Monday, September 12, 2005

Kicking

After making my early morning blog posts, I returned to bed. Rebecca seemed to still be kicking hard, so on a whim, I put Greg's hand on the belly hoping that he would finally be able to feel something. And he did! He felt three strong kicks without any prompting from me. He identified the movements before I could even come out with a "Did you feel that?". It was a very nice moment for us, and extra special for Greg. Seeing the ultrasounds was amazing, but feeling the baby move is a lot more intimate (even at 5 something in the morning).
Pre-pregnancy face. Please note obvious presence of bones in face and the ability to wear rings on fingers. Crazy demeanor is bonus.
Second trimester pudgey face

It's 5 in the morning

At 4:30 am most days, I am up and taking the habitual prego pee break. There is no sleeping through the night anymore. That's o.k., they say it helps prepare you for dealing with the baby (who will also not sleep through the night).
I may have mentioned previously that being pregnant has meant (in part) for me, a lot of congestion paired with the inability to take sinus tylenol. So, at 4:30am, wishing to return to bed, I find that I am stuffy. My attempts to remedy the situation via the simple act of nose blowing provoked yet another nosebleed (this has happened recently). Apparently, "High levels of reproductive hormones circulating in your body increase blood flow to the delicate mucus membranes of the nose and mouth. This can bring easy bleeding when you stress these areas — by brushing your teeth too vigorously or by blowing your nose too hard". "Too hard" is a little sujective to me, but it's pointless to argue these points with a cold face cloth blocking off the very air passages I was trying to fix. Anyhow, Rebecca is kicking me and I am hoping that yummy iron smell/taste is going to go away soon. Seemed like a good time to do something semi-productive, so here I am.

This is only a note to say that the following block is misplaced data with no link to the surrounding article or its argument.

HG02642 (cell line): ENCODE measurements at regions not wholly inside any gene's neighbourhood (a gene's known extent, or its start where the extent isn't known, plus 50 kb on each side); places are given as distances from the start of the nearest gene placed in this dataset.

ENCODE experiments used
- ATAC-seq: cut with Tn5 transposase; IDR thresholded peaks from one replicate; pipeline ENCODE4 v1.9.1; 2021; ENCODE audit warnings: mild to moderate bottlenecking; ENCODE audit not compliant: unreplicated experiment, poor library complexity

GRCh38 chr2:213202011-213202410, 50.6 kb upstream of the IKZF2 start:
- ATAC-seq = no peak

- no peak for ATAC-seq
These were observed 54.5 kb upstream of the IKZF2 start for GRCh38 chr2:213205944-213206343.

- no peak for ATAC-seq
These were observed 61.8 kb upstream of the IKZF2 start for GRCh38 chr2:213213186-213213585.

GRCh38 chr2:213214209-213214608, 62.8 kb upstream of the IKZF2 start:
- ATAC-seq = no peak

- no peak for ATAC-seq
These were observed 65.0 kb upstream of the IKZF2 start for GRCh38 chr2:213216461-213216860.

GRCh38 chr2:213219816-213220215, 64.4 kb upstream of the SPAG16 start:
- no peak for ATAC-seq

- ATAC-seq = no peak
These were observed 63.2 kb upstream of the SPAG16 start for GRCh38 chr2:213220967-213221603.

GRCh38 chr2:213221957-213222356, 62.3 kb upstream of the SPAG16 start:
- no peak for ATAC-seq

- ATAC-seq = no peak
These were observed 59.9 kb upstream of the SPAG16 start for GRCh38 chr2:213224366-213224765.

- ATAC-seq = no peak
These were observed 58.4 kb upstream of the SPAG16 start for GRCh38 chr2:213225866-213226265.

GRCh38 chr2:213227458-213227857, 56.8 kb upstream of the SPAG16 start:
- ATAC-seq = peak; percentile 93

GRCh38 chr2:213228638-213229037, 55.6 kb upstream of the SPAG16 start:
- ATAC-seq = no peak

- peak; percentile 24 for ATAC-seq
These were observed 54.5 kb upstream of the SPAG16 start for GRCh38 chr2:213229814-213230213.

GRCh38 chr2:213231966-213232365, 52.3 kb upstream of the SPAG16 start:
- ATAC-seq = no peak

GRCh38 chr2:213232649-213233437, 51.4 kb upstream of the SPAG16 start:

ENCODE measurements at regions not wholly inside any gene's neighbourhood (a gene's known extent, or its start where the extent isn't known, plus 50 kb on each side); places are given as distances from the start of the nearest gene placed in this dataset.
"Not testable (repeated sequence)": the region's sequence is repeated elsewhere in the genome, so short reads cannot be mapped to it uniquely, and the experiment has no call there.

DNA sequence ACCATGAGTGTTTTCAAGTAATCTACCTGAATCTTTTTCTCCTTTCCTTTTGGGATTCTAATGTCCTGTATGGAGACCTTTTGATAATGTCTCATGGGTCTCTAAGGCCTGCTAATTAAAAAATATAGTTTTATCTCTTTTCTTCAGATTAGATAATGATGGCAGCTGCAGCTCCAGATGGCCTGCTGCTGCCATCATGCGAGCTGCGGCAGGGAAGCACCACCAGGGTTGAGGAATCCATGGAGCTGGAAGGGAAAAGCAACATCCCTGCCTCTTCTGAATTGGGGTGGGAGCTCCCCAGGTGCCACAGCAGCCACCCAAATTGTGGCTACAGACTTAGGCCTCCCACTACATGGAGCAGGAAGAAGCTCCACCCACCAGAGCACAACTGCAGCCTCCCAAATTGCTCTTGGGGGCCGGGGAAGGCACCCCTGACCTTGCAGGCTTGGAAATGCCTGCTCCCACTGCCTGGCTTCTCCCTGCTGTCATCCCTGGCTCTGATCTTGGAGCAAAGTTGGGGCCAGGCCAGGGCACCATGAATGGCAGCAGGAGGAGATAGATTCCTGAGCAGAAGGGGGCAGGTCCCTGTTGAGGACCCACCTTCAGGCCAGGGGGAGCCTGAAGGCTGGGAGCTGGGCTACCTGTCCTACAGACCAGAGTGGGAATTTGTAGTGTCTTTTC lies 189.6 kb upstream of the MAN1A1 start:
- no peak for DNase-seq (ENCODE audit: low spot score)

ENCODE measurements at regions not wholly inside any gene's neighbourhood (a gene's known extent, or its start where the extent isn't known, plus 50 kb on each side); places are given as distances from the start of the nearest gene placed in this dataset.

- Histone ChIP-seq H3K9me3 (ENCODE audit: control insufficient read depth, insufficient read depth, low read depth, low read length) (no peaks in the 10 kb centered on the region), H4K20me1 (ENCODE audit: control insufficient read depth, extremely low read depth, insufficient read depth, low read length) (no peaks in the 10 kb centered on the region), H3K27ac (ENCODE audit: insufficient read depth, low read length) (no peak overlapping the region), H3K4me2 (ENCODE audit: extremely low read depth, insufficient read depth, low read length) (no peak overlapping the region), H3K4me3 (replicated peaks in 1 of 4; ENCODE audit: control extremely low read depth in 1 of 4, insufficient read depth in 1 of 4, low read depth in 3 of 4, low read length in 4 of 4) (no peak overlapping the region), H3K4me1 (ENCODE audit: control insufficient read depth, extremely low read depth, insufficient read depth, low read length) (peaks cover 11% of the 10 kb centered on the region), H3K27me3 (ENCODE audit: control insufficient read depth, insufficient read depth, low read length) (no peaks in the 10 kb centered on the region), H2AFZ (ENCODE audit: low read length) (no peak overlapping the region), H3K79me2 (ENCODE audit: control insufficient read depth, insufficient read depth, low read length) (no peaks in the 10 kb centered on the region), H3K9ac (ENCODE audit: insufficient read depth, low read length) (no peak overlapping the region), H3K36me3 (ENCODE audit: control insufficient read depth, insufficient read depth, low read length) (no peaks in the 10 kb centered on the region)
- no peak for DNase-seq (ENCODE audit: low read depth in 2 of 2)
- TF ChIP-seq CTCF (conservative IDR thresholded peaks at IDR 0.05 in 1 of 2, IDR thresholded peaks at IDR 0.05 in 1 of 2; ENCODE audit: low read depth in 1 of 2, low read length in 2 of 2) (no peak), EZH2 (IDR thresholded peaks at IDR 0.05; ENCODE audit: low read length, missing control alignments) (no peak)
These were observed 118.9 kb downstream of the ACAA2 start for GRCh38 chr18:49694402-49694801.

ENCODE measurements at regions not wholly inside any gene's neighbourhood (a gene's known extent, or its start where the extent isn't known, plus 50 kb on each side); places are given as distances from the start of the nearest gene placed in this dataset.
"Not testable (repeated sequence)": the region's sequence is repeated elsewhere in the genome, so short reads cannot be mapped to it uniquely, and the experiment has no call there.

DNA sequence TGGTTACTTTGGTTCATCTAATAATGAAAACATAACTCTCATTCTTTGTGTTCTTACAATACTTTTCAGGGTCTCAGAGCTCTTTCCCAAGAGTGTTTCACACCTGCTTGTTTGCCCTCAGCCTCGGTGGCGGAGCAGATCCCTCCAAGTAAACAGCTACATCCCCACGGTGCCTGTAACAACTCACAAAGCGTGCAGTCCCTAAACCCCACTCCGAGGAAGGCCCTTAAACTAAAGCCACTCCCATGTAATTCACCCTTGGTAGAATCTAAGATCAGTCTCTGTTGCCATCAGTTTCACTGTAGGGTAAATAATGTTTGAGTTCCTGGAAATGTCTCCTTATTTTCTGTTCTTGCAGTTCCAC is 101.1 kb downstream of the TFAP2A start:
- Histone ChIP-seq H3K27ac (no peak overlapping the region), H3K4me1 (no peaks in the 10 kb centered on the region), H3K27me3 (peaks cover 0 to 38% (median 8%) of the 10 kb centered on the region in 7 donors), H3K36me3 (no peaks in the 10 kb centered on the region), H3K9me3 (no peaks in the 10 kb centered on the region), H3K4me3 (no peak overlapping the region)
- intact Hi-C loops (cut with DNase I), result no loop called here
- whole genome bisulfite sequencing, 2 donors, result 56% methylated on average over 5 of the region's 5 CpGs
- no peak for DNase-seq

Wednesday, September 7, 2005

This is taking forever

Seriously!!!
Tragically, I am fully cognizant of the fact that I have 3 months and several weeks left (presuming prompt baby arrival).
My trip to CHEO was fine. I spoke to the very friendly genetic counsellor for about an hour and ultimately the testing decision was left up to me. I opted to be tested because ignorance doesn't afford me any peace of mind, and there seemed to be no great disadvantage to knowing the truth of the matter (and some disadvantages to not taking this opportunity). Feeling that I had taken action was the most soothing thing possible. Now I wait a few weeks for my results. If I test positive I know exactly what steps I can take - and if not, well... all the better!